Medieval Sailing - Ships in Medieval Europe
Welcome to Study Guides!

Medieval Sailing

Caravels, about 1500 AD
(Livro das Fortalezas de Duarte Damas)

December 2016 - The Early Middle Ages - about 500 AD - brought a major change in Mediterranean ship-building. Instead of putting the planks together to build the outside shell of the ship first, Mediterranean ship-builders began to build the ship's frame first, and then fasten the shell planks to the frame. This "frame-first" construction was faster and cheaper, and made it easier to experiment with different shapes for the ships.

Then ship-builders started experimenting with using more than one mast for the sails. During the early Middle Ages, sailing ships on the Mediterranean sea continued to use the triangular sail developed during the Roman Empire. But by 1000 AD, Italian merchants from Venice and Genoa and Pisa were sailing in ships with three masts, each with a triangular, or lateen, sail. Using three masts let sailors adjust even better to changes in the wind.

Still, Mediterranean sailors in the Middle Ages had an important unsolved problem. They wanted to sail south along the Atlantic coast of Africa, to trade with West Africa by ship instead of across the Sahara. It would be much cheaper to bring African gold and slaves north by ship than by camel or by forcing them to walk. European ships could sail south to West Africa just fine, but then they couldn't sail back, because the winds along the coast almost always blew south and not north. In addition, medieval sailors couldn't sail any further south, to explore South Africa, because after West Africa the water current ran north along the coast. In order to sail here, you would need to be able to tack: a method of moving the sail back and forth that lets you sail into the wind. Portuguese ship-builders figured out how to combine square sails and the lateen sail to sail north even when the wind is blowing south.

Caravela redonda
Vasco da Gama and Columbus used ships like these

Once Portuguese ship-builders had figured out how to sail along the coast of Africa, they became interested in sailing right across the Atlantic Ocean itself, towards China (well, really towards North America, but they thought they would get to China). Portuguese sailors had recently gotten hold of a Chinese invention - the compass. The compass, combined with the astrolabe, made it possible to tell how far north or south you were, even when you were out of sight of land.

But to prepare for crossing the Atlantic, ship-builders also redesigned their sails: Both Vasco da Gama and Columbus used three masts, the two front ones with square sails, and the back mast with a lateen sail.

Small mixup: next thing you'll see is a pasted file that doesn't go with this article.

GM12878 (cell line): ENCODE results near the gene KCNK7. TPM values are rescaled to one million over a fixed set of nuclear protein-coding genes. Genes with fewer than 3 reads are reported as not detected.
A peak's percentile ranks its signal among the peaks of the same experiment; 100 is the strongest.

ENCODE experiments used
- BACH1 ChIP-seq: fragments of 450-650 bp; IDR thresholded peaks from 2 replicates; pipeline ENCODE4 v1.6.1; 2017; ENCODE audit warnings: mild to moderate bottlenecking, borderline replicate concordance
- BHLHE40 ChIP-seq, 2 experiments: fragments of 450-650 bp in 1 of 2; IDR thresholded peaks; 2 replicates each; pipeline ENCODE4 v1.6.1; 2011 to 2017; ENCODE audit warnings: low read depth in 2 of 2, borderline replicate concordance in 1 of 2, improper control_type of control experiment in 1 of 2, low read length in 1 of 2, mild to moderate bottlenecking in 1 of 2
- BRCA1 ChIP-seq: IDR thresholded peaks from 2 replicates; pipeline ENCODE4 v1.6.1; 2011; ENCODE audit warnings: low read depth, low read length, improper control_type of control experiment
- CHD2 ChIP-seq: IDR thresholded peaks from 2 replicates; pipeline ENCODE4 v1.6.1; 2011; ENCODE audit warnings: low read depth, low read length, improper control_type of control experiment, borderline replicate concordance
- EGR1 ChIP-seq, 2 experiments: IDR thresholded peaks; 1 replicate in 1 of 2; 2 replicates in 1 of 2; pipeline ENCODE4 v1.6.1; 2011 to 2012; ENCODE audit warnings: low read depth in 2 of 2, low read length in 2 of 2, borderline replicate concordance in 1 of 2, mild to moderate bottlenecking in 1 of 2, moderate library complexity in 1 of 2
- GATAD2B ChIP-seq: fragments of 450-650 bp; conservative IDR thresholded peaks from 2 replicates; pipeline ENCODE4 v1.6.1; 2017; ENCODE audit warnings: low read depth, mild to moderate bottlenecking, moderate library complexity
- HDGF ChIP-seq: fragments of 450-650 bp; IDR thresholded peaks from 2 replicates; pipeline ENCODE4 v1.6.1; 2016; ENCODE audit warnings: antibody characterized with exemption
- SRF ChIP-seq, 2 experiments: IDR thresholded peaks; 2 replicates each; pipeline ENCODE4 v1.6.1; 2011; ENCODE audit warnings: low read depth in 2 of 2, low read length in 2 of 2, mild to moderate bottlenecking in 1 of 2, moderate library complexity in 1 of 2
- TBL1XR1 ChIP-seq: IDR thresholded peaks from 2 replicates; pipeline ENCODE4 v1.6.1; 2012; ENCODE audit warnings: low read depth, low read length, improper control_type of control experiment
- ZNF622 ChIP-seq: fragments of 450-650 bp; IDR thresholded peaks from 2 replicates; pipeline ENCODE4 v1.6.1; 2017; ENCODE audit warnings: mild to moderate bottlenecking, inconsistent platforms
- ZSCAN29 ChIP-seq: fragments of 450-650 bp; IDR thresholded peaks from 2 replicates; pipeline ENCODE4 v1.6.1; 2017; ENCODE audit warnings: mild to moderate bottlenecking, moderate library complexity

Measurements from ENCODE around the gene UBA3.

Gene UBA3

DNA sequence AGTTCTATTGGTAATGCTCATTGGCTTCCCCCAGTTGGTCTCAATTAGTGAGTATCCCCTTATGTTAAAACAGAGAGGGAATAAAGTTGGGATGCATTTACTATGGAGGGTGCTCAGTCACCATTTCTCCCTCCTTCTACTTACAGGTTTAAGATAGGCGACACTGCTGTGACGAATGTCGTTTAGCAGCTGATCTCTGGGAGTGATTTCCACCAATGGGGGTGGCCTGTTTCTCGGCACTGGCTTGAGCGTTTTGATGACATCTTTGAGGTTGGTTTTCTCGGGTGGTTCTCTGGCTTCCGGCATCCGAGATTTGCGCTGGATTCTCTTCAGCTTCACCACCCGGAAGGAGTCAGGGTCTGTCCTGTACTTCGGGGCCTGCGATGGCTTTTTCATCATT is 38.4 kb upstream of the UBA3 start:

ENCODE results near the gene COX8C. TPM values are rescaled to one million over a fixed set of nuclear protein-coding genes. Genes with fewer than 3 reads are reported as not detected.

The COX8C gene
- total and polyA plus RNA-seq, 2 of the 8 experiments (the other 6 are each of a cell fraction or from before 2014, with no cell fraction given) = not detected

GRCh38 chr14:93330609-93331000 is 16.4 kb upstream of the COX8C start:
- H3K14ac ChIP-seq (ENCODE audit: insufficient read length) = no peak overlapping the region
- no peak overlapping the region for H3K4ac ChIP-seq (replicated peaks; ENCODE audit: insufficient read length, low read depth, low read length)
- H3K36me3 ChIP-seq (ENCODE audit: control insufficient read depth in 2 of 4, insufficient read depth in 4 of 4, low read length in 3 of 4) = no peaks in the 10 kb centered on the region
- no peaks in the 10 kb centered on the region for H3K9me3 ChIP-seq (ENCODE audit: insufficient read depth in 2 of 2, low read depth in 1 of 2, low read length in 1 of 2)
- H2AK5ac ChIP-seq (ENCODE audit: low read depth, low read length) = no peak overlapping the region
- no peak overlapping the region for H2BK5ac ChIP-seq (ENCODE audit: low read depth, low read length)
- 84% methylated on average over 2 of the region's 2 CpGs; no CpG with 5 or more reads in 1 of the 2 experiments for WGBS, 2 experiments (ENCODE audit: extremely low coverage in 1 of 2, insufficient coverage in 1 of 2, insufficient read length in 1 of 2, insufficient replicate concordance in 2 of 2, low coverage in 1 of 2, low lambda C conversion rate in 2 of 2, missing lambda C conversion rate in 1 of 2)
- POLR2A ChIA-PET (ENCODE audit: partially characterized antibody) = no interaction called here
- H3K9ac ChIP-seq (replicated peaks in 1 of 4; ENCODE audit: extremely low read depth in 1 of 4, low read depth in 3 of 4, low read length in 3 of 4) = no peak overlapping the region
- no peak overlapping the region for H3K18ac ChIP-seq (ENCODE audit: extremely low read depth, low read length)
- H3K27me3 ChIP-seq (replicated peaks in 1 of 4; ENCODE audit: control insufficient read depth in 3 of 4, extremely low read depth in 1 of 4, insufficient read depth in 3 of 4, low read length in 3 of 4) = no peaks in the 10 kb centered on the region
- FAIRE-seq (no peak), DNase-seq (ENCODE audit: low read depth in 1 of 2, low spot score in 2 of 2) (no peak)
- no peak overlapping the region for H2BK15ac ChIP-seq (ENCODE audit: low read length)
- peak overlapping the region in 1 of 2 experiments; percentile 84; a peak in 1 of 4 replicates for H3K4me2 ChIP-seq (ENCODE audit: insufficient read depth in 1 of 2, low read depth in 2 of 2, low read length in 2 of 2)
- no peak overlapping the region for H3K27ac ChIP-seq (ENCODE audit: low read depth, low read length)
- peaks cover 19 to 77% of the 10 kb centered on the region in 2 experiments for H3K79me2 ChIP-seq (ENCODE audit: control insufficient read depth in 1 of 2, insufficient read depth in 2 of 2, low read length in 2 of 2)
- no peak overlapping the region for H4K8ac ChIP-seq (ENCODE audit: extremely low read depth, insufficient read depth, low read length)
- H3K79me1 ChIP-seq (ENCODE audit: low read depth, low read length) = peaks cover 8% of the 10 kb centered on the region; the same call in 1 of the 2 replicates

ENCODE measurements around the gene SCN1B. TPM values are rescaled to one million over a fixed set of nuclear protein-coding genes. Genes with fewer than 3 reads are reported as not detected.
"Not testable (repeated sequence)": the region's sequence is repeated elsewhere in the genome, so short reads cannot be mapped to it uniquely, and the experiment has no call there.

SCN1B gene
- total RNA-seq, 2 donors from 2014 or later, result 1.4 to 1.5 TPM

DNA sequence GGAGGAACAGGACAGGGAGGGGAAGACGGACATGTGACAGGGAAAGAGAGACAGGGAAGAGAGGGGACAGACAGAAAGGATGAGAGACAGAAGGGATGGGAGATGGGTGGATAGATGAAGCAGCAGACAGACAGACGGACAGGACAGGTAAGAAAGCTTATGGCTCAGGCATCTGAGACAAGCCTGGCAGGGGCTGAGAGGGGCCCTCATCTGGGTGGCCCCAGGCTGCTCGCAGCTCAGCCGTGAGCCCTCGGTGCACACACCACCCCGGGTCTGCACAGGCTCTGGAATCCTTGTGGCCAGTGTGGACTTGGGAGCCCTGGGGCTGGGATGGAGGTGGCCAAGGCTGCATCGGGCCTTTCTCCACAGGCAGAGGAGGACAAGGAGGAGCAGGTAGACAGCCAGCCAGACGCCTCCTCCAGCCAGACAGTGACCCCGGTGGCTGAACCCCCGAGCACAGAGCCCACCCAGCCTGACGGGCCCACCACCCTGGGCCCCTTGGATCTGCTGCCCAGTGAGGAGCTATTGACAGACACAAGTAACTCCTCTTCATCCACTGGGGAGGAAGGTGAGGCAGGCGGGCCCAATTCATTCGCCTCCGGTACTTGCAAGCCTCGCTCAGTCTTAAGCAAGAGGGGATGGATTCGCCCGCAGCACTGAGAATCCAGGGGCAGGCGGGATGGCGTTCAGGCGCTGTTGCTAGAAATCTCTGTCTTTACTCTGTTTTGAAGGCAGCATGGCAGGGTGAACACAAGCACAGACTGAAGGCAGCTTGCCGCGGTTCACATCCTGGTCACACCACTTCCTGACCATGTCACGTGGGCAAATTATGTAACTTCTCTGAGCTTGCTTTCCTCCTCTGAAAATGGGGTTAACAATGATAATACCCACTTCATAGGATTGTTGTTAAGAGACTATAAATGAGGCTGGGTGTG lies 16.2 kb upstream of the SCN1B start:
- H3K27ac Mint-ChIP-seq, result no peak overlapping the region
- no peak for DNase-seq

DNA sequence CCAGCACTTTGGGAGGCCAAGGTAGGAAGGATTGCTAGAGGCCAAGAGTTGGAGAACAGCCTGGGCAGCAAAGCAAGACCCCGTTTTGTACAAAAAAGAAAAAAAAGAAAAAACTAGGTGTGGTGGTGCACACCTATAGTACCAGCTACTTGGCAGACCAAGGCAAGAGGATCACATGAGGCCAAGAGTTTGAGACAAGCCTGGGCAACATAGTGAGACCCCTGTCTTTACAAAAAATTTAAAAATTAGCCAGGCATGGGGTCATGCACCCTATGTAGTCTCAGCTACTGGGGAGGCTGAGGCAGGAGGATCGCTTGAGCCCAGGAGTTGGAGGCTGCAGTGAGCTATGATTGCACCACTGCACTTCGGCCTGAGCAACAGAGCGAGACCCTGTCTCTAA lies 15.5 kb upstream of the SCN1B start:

Learn by doing: build a compass
Europeans in North America
Europeans in India

Bibliography and further reading about medieval sailing:

I.C. Campbell, "The Lateen Sail in World History", Journal of World History 1995

Medieval Science
Medieval Europe home

LIMITED TIME OFFER FOR TEACHERS: Using this article with your class? Show us your class page where you're using this article, and we'll send you a free subscription so all your students can use Study Guides with no distractions! (Not a teacher? Paid subscriptions are also available for just $16/year!)
Please help other teachers and students find us: link to this page from your class page.
Karen Carr is Associate Professor Emerita, Department of History, Portland State University. She holds a doctorate in Classical Art and Archaeology from the University of Michigan. Follow her on Instagram or Twitter, or buy her book, Vandals to Visigoths.
Cite this page
  • Author: K.E. Carr
  • Title:
  • Site Name: Study Guides
  • Publisher:
  • Date Published:
Did you find what you needed? Ask your teacher to link to this page so other people can use it too! Send it in and win a "Great Page!" award!
Sign up for more free articles and special offers in' weekly newsletter:
We will never share your e-mail address unless you allow us to do so. View our privacy policy. Easy unsubscribe links are provided in every email.
Comment on This Article

Does your class page honor diversity, celebrate feminism, and support people of color, LBGTQ people, and people with disabilities? Let us know, and we'll send you a Diversity Banner you can proudly display!
Looking for more? is loading comments...
(Comments will appear after moderation, if they are kind and helpful. Feel free to ask questions, and we'll try to answer them.)
Cite this page
  • Carr, K.E. . Study Guides, . Web. 30 March, 2017